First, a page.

4 Platform Drugmakers to Watch

There's something really great about platform drugmakers. The fact that they can effortlessly roll out five or six drugs using the same technology -- extending patents in the process -- just makes me want to smile. Let's take a look at a few of the platform drugmakers that have the possibility of becoming multibaggers if their technologies catch fire.

Smaller is better
Abraxis BioScience (Nasdaq: ABBI  ) is developing drugs based on its nab (nanoparticle-albumin bound) technology. Essentially, the company takes chemotherapy drugs and surrounds them with albumin protein. Since albumin is used by tumor cells as a way to bring in nutrients, the tumor cells take up the albumin-bound drug more readily than they would a similar drug without albumin. The shell also increases the solubility of the drug, making it easier to deliver it to wherever it's needed in the body.

Abraxane, the company's one marketed drug based on the nab technology, has been competing well against the other taxanes on the market -- Bristol-Myers Squibb's (NYSE: BMY  ) Taxol and Sanofi-Aventis' (NYSE: SNY  ) Taxotere -- since it was approved to treat metastatic breast cancer in 2005. Abraxis is running additional clinical trials to get its label expanded to include other types of tumors.

The company is also developing four other chemotherapy drugs based on the nab technology. Two clinical trials for nab-docetaxel have already begun, and clinical studies for nab-rapamycin are expected to begin later this year. The other two molecules are still in pre-clinical trials, but could be in the clinic as early as 2008.

Investors who would like to purchase Abraxis just for its platform technology would be better off waiting until later in the year. The company is set to spin off its generic drug business, so waiting will let you buy into a pure play in platform technology.

Lasting pain relief
Drug-delivery specialist DURECT (Nasdaq: DRRX  ) has developed a platform that allows for the slow release of drugs over time. The viscous, gel-like substance comes in two forms: the SABER technology for applying directly to a wound during surgery, and the ORADUR technology, which is delivered through a capsule. The latter is being used by King Pharmaceuticals and Pain Therapeutics to develop Remoxy, an abuse-resistant version of oxycodone.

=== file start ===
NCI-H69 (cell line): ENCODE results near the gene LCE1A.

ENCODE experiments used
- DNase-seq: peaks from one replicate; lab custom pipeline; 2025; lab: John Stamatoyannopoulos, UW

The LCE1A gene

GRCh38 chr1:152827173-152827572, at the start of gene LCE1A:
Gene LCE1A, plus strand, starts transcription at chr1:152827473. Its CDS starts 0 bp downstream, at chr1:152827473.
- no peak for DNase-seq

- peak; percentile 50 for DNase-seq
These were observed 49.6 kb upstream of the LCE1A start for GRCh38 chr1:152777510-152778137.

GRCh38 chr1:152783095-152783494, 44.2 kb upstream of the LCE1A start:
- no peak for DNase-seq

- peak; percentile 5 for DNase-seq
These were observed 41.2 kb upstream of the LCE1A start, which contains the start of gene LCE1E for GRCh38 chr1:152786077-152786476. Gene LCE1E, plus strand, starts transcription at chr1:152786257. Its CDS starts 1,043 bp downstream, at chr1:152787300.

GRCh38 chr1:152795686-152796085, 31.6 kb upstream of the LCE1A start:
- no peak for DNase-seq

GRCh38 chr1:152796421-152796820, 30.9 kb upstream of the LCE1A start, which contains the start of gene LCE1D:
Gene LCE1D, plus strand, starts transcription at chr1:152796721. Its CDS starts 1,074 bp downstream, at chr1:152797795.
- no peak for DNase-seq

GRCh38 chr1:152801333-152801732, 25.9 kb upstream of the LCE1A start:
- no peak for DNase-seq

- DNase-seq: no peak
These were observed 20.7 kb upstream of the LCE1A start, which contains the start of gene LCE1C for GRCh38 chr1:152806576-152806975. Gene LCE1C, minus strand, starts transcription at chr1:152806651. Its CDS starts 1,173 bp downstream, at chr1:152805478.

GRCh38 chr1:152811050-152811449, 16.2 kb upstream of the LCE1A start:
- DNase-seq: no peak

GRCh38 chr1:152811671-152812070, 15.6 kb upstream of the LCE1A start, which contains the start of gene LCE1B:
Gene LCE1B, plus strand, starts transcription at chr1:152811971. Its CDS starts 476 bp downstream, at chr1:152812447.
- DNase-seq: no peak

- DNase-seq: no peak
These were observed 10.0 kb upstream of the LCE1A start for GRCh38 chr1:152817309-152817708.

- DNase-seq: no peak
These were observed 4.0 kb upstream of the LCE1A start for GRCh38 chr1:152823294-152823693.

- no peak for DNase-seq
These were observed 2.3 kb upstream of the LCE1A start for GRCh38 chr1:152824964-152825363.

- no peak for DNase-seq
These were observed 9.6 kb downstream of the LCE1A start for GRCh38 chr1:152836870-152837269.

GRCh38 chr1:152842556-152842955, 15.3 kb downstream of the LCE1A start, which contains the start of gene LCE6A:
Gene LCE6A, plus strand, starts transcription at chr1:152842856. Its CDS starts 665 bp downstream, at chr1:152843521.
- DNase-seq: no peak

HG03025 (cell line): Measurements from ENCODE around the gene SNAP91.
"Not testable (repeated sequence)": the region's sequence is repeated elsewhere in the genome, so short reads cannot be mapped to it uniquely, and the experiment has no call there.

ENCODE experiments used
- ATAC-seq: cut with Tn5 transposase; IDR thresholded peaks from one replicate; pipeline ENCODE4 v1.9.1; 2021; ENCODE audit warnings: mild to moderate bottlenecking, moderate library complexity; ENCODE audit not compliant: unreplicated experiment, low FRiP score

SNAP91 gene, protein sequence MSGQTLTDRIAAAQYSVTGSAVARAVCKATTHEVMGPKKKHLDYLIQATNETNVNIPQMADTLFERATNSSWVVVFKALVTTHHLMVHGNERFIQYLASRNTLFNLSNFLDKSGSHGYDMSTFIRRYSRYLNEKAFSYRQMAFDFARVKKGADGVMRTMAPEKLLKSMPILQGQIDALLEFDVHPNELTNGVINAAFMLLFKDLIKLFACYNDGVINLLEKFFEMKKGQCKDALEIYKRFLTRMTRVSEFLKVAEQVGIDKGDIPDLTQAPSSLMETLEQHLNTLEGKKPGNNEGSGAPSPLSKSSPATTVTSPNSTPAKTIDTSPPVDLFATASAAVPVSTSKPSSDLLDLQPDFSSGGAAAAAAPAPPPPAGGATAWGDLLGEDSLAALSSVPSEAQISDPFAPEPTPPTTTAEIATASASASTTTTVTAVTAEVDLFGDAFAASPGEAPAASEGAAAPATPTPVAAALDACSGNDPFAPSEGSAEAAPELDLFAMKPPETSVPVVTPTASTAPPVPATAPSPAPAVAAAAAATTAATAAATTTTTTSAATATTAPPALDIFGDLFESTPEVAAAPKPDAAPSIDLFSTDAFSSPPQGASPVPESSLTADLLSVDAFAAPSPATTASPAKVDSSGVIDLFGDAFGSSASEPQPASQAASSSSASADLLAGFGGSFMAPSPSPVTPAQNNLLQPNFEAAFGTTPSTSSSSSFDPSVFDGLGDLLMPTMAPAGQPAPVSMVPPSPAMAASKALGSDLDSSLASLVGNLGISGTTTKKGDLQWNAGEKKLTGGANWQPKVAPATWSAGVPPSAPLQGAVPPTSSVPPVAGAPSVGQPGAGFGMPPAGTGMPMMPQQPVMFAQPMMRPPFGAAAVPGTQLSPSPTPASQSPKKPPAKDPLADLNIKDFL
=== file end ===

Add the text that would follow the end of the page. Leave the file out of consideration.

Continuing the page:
The cool thing about the technology is that it can be formulated to deliver drugs over periods as short as a day or as long as three months. While the company has limited itself to using its technology with pain relief drugs, the technology could be used with other drugs -- antibiotics for instance -- that need to be delivered over long periods of time. Look for DURECT to set up additional partnerships as its technology is proven successful in current late-stage clinical trials.

A molecular machete
The efficacy of a lot of drugs, especially large protein molecules like monoclonal antibodies, is low because they can't get inside the cell to do their job. Halozyme Therapeutics (Nasdaq: HALO  ) thinks it has discovered a way to provide an opening for the molecules to get inside the cell. The company's Enhanze Technology is essentially a high-dose formula of its Hylenex drug. The drug breaks down the matrix outside the cell, creating channels for the large drug molecules to enter the cell.

Halozyme has run an initial proof of concept clinical trial with a representative large protein molecule, but so far it has only been able to convince Roche to use the technology to further develop drugs. The technology seems a little speculative at this point -- Roche was only willing to pay $20 million up front for the rights -- so this platform is probably the least developed of the bunch.

Two for the price of one
Motley Fool Hidden Gems pick Flamel Technologies (Nasdaq: FLML  ) has not one but two platforms to develop drugs. Its Medusa technology combines protein drugs into a nanoparticle that breaks down slowly in the patient, thereby releasing the drug slowly over time. Meanwhile, its Micropump technology is designed for extended or delayed release of drugs by coating them in a polymer-coated microparticle that breaks down slowly in the small intestine.

Flamel has developed one extended release drug from its platform, GlaxoSmithKline's (NYSE: GSK  ) COREG CR, but it has a whole host of drugs in its pipeline that could be partnered out. With a recently disclosed partnership with Wyeth, things may be turning around for Flamel.

I'd classify all of these companies' platforms as still in the developmental stage, since none of them has developed even two drugs using their platforms. They could end up being one-hit wonders, or their platforms could develop multiple drugs over the coming years. Only time will tell which way they'll go, but they're all certainly worth keeping your eye on.


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